Trying to sell your songs to a music publisher or licensing house is a great idea. Remember that these are two very different people!
If you’re going to do approach directly, do some research as to who the person to send the music to is going to be.
Try to find out a bit about them, and make your approach based on that. Make sure that the person you are targeting is the right person - i.e., that they actually are interested in the type of songs you want to sell them.
If you want to approach indirectly, you need to get a manager or someone who already has relationships with the publishers and licensing agencies.
Songwriters and artists who want to sell songs that aren’t perfectly mixed and mastered should not worry too much, but this really is dependent on who you are playing the song to.
With technology at the accessible level that it is, it’s much easier to produce a demo version that can sound very good. You should aim to represent your songs as best you can. Some songs benefit from having “character” or a few glitches, so don’t worry too much about getting your songs to sound so polished - just make sure that you are happy with the result and comfortable that you have done your song justice.
These days you will be facing two types of song buyer:
- First will be the buyer who is buying your song to license it out in adverts, movies, Internet video adverts etc.
- Second will be the more artistic buyer who is looking for songs for other artists or for use in other types of music…
This second type will be much more likely to accept a less than polished demo because they are looking for “songs”.
The first type will probably be more used to receiving well-produced demos that are probably ready to go, as they are more in a “factory line” type scenario.
Someone will ask them if they have any music like X for use in a movie by tomorrow. They will look through their catalog to see what they have and then send it off. They don’t have time to find someone to record your song etc..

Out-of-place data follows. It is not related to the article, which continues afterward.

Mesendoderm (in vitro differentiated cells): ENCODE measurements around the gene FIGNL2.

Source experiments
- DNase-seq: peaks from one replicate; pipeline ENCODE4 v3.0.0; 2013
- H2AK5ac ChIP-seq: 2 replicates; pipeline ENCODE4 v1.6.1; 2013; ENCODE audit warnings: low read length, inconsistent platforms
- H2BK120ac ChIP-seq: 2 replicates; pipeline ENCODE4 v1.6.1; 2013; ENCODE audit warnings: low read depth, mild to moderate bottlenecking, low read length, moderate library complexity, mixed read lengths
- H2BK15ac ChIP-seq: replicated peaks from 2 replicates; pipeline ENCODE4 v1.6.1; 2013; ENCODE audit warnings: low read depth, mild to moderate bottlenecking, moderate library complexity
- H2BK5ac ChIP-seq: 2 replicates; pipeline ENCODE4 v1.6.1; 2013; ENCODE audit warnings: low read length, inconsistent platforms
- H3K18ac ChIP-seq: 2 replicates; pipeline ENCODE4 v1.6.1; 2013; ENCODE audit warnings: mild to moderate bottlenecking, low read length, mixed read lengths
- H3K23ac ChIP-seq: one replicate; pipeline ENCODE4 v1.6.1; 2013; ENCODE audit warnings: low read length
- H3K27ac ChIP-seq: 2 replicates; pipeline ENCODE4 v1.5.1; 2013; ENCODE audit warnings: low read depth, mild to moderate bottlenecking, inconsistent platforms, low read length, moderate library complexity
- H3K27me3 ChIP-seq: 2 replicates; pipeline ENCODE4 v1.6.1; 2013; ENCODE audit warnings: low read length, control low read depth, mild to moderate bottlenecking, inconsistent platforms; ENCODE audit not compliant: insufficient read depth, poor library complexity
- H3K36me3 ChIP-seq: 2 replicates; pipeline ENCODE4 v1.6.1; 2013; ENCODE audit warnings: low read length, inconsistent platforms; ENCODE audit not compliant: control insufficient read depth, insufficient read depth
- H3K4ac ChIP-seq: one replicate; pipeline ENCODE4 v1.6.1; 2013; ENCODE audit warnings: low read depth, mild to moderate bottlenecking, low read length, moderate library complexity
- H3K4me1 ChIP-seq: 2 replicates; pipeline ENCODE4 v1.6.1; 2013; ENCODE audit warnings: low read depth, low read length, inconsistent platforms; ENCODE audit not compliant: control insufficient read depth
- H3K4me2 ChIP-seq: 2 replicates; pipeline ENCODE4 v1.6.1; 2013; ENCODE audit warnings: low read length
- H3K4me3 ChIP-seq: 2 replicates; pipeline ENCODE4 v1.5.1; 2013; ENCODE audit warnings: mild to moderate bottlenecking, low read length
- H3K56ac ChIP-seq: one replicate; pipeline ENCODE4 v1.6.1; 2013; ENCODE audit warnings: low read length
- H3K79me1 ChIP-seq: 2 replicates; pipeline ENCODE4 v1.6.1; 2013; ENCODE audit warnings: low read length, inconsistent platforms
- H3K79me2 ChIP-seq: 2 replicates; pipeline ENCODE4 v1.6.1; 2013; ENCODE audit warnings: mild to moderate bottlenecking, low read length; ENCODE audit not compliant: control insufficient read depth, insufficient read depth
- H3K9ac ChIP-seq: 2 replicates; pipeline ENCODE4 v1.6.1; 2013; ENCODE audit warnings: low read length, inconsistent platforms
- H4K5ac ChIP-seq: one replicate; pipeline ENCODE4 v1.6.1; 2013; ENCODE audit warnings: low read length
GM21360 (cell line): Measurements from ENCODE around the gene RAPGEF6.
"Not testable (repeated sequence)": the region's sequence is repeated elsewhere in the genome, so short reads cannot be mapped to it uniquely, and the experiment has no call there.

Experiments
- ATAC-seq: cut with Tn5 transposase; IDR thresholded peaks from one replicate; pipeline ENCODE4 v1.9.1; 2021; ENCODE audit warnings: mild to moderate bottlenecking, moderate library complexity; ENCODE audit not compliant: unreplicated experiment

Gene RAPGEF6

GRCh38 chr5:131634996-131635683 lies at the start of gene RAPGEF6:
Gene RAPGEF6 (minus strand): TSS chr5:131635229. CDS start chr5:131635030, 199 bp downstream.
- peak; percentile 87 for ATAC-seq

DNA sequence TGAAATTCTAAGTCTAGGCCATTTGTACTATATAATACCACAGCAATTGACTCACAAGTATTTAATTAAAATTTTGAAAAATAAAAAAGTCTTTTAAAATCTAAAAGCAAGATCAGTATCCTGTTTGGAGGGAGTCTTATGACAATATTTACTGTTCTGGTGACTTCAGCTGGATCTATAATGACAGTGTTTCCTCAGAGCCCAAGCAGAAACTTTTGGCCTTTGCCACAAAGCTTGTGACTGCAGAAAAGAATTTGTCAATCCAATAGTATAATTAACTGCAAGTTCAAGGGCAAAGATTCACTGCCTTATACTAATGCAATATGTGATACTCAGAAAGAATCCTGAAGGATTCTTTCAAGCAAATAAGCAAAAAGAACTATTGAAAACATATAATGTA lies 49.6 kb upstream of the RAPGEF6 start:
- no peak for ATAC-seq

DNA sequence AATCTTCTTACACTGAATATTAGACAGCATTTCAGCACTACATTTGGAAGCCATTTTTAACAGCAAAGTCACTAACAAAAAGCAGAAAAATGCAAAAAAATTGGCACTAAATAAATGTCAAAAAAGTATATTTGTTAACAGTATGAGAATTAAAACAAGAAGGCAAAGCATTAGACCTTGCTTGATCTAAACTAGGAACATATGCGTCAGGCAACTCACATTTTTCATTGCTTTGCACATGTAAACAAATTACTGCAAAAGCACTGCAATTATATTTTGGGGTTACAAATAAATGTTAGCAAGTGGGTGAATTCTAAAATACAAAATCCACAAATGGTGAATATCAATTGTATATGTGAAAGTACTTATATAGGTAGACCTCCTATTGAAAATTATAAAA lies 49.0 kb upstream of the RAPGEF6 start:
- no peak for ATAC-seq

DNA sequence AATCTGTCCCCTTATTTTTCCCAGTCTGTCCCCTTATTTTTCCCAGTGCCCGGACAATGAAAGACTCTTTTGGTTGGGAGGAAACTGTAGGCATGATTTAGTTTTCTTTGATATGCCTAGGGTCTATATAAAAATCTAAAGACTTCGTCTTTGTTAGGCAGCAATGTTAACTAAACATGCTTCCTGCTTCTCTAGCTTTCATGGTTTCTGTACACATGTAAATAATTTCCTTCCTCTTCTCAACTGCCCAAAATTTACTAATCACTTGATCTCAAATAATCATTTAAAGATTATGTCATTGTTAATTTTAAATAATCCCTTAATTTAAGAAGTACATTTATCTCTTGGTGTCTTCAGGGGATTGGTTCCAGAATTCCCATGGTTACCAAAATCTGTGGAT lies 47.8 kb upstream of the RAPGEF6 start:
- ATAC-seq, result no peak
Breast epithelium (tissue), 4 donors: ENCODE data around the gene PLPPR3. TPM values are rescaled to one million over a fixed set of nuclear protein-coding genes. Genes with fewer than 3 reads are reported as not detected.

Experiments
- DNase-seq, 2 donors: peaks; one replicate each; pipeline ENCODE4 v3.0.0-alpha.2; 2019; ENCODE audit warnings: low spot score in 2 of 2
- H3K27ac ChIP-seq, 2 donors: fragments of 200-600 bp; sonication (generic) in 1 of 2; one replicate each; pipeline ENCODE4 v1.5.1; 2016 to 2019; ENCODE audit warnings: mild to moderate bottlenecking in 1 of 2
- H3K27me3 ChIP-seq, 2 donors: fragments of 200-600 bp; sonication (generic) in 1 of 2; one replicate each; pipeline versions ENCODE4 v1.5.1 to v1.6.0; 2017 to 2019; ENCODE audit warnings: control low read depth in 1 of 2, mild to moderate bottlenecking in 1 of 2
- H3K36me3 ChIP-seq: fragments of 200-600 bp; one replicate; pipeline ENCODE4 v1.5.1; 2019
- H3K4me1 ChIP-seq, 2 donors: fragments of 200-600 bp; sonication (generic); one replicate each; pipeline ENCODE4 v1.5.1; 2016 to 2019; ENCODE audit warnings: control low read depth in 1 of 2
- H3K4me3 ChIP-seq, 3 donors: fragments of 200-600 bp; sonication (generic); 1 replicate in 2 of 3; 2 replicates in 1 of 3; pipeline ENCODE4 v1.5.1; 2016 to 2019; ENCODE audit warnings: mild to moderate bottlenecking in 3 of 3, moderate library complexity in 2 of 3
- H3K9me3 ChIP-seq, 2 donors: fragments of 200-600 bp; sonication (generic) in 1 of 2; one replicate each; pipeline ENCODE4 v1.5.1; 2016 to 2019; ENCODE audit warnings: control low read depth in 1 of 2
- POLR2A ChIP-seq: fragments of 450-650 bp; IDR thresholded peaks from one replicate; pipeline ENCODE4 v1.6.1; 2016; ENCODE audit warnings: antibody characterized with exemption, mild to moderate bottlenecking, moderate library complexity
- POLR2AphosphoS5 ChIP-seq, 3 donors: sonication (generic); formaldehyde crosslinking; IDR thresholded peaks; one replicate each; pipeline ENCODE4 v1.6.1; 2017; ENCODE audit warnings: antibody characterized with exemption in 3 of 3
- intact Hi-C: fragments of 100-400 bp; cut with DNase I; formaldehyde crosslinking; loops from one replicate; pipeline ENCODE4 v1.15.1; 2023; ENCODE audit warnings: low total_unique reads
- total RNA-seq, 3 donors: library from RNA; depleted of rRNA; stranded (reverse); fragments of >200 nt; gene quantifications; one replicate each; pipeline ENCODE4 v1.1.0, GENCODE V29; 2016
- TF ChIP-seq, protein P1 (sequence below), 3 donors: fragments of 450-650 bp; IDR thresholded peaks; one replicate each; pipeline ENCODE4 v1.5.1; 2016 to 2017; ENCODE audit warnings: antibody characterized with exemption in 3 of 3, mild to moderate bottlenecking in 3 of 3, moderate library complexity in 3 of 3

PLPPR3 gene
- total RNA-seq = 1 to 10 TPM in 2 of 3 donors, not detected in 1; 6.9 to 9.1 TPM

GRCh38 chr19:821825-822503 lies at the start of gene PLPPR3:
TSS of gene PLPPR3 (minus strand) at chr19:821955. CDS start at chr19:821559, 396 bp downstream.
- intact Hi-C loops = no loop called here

With out doubt, getting your songs signed to a publisher or used by a licensing agent can be great if you want to have a career as an artist, just make sure that you stand by your ethics - believe me, these decisions can be really tough!
One of my clients got offered way over $100,000 by a company who wanted to use their track in an advert. They really didn’t agree with this company for whatever reason, and turned it down. Would it have been great promotion for them - maybe. Would they have regretted it - definitely!
If you want to be a serious artist, one of the reasons to sell songs to a traditional publisher is that they may help you with strategic planning in terms of career.
They will often try and map out the next six months to a year, and may identify some people, a writer or band that could collaborate as far as producers or artists or other songwriters are concerned.
They may decide that your music is perfect for a particular TV show for example, and then try to tie that in with a release of some kind.